This desire cut across class boundaries. The British aristocracy, for example, made Edwin Landseer (1802-73) one of the most famous artists of the Victorian era. His paintings were bought by the wealthy, but engravings of them sold in large numbers. Bonheur would follow a similar path.
Leïla Jarbouai, a curator at the Musée d’Orsay, says Bonheur was a master draughtsman who studied academic drawing but was also interested in the possibilities of new techniques such as photography. ‘Her studies have an extraordinary vitality, while her paintings display a high level of perfectionism, she drew on the traditions of the past as well as the latest technical discoveries. All of this contributes to the richness of her work.’
Bonheur’s mastery of drawing and painting were recognised before she reached her 20s. She first had a painting accepted for the Salon of 1841 when she was 19, and became a regular exhibitor.
By 1849 her reputation was firmly established, and the Ministry of the Interior offered her 3,000 francs to produce a picture of her choosing. The result was Ploughing in the Nivernais (1849), a huge painting of two teams of Charolais cattle ploughing the land. It won a prize at that year’s Salon and is now in the Musée d’Orsay.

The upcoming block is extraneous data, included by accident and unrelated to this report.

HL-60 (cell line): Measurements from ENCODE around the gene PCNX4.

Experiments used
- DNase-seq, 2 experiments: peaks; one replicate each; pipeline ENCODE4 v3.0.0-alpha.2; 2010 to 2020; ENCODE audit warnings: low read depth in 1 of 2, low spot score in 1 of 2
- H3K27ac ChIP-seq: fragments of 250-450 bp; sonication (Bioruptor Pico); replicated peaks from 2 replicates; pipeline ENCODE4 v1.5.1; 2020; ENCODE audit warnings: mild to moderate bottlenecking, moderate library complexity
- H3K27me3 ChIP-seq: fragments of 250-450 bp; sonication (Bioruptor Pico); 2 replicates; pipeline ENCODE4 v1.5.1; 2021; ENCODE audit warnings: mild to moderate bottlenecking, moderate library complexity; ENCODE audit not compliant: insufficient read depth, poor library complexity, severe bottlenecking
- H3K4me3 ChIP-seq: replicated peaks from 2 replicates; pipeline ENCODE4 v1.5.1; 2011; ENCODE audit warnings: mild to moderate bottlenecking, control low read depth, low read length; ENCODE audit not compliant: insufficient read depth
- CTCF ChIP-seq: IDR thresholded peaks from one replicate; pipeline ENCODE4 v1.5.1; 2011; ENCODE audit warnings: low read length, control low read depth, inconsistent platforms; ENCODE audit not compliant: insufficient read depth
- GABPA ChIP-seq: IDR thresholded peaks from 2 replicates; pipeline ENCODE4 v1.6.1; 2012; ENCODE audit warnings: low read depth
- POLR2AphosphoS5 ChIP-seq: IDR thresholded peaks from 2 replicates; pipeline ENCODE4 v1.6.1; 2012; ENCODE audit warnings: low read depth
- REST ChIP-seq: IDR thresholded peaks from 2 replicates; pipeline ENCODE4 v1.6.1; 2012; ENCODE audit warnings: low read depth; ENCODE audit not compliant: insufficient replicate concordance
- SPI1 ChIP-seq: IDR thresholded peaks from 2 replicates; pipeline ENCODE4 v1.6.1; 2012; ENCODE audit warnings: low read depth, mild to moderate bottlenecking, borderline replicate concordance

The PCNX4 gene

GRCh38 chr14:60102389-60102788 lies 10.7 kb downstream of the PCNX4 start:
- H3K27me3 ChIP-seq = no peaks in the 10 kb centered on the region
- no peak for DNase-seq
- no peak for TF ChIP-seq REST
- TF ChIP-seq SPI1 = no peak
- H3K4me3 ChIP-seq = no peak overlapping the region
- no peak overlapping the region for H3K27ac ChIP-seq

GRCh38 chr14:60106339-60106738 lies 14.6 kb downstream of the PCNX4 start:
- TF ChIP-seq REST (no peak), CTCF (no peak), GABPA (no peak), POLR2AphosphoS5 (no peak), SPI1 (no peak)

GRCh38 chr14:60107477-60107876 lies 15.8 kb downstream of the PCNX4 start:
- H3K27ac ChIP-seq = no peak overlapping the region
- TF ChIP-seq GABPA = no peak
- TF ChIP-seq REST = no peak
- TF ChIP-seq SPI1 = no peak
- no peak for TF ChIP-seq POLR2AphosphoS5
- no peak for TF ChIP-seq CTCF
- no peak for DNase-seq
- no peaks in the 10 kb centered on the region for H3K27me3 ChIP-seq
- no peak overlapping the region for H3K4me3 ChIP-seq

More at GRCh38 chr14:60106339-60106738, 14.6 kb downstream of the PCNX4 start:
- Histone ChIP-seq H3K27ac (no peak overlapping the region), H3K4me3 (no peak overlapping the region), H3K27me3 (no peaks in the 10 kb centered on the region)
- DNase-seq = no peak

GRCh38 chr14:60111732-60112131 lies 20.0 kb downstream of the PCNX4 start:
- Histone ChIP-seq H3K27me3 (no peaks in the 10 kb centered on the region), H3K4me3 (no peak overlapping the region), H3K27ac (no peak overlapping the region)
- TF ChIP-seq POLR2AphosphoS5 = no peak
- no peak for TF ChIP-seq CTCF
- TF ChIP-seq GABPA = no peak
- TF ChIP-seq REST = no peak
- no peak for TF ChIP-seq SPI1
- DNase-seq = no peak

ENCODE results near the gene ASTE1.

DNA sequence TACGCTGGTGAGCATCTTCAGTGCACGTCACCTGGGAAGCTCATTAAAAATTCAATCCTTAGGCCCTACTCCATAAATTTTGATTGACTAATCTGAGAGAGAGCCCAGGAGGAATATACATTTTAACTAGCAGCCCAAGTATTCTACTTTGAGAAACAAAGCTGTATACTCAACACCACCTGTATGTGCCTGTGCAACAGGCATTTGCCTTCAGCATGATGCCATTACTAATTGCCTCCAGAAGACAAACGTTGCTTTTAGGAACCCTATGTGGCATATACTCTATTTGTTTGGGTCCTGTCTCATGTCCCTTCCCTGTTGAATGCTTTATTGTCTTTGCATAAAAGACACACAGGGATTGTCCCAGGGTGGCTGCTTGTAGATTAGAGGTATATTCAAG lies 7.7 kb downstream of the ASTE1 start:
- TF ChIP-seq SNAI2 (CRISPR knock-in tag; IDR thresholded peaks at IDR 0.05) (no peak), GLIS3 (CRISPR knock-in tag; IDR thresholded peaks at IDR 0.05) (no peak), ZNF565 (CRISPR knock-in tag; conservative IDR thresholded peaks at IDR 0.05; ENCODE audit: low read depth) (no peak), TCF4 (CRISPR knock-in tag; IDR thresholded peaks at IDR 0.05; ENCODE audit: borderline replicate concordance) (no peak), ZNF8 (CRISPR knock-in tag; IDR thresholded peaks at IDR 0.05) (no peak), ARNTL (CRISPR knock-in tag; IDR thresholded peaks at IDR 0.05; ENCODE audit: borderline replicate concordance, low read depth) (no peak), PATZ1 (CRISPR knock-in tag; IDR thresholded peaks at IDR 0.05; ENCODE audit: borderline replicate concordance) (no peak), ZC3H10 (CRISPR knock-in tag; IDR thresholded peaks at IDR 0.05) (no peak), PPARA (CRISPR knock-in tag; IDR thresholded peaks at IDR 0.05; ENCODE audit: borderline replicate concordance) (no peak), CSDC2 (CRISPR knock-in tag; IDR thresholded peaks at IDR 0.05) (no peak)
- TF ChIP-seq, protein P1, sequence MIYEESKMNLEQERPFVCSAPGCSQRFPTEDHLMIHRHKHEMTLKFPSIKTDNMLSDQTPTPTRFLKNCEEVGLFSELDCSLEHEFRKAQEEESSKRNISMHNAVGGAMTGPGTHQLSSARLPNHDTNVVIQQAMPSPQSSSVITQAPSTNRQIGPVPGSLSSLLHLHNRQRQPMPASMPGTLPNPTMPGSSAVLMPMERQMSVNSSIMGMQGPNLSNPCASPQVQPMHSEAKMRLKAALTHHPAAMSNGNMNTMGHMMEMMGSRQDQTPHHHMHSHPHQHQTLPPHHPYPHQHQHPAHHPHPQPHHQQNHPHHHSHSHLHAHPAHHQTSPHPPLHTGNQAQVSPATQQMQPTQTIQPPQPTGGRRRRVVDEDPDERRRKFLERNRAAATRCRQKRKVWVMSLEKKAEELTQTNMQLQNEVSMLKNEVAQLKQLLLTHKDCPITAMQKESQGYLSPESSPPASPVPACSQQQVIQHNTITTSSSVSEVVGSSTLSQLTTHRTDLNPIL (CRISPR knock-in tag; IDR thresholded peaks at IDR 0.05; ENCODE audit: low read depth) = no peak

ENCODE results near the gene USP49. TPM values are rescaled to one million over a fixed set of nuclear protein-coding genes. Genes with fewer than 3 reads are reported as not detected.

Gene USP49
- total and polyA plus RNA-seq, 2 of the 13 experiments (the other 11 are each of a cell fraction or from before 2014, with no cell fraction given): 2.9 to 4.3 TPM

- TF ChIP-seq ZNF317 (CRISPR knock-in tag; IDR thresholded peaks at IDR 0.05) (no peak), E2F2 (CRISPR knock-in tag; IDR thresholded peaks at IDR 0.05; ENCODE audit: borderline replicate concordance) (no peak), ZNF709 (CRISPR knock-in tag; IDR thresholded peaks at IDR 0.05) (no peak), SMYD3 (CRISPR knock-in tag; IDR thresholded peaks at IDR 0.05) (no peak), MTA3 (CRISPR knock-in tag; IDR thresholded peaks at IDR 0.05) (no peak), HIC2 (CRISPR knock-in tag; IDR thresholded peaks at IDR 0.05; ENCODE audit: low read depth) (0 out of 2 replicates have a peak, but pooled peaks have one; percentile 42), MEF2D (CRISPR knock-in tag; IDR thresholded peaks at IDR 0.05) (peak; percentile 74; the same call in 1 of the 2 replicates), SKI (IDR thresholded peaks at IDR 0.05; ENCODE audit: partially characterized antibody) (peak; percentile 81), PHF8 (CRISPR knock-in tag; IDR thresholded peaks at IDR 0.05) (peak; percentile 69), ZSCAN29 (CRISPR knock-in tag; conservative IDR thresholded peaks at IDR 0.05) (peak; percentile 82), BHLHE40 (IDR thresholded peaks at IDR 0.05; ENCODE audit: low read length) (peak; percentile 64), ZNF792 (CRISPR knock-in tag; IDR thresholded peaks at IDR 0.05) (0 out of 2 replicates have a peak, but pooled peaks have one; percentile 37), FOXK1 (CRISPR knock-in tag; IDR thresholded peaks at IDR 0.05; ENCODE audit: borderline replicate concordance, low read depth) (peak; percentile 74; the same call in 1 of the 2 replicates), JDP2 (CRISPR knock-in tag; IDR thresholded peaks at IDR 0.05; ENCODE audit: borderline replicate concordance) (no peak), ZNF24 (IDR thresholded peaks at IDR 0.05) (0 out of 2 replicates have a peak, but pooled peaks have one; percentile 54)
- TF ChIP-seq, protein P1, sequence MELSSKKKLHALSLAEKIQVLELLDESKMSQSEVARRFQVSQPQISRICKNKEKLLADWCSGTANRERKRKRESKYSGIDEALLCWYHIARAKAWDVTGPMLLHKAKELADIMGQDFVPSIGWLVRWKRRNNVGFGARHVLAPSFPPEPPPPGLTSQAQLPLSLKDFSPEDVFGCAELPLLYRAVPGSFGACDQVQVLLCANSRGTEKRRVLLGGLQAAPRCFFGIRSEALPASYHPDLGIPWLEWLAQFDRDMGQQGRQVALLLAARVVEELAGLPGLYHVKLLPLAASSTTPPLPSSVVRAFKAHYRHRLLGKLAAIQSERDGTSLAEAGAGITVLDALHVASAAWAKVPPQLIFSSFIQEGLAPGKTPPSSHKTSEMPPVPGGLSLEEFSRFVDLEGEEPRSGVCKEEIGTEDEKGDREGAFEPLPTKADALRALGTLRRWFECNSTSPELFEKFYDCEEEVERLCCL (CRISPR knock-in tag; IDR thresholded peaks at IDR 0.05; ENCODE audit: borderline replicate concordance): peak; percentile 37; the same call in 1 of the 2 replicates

The enormous popularity of Bonheur’s pictures led to her being awarded the Légion d’honneur by Empress Eugénie, the wife of Napoleon III, in 1865. In 1894 she was made an officer of the order — the first woman to have received the honour.
Bonheur was a prolific artist. Besides her monumental pictures, she produced thousands of smaller paintings, drawings, sketches and a handful of sculptures. She painted domestic pets, sheep, cattle, horses and occasionally more exotic wildlife such as deer, boars and lions.
Bonheur’s works vary widely in price. Small sketches and oils are accessible for many collectors at around $10,000. Her large-scale paintings are far more expensive. Le Roi de la forêt (1878), a large painting of a stag, sold at Christie’s in 2017 for $608,000. Committed collectors look for large, highly finished paintings. Stags, deer, lions and tigers are popular.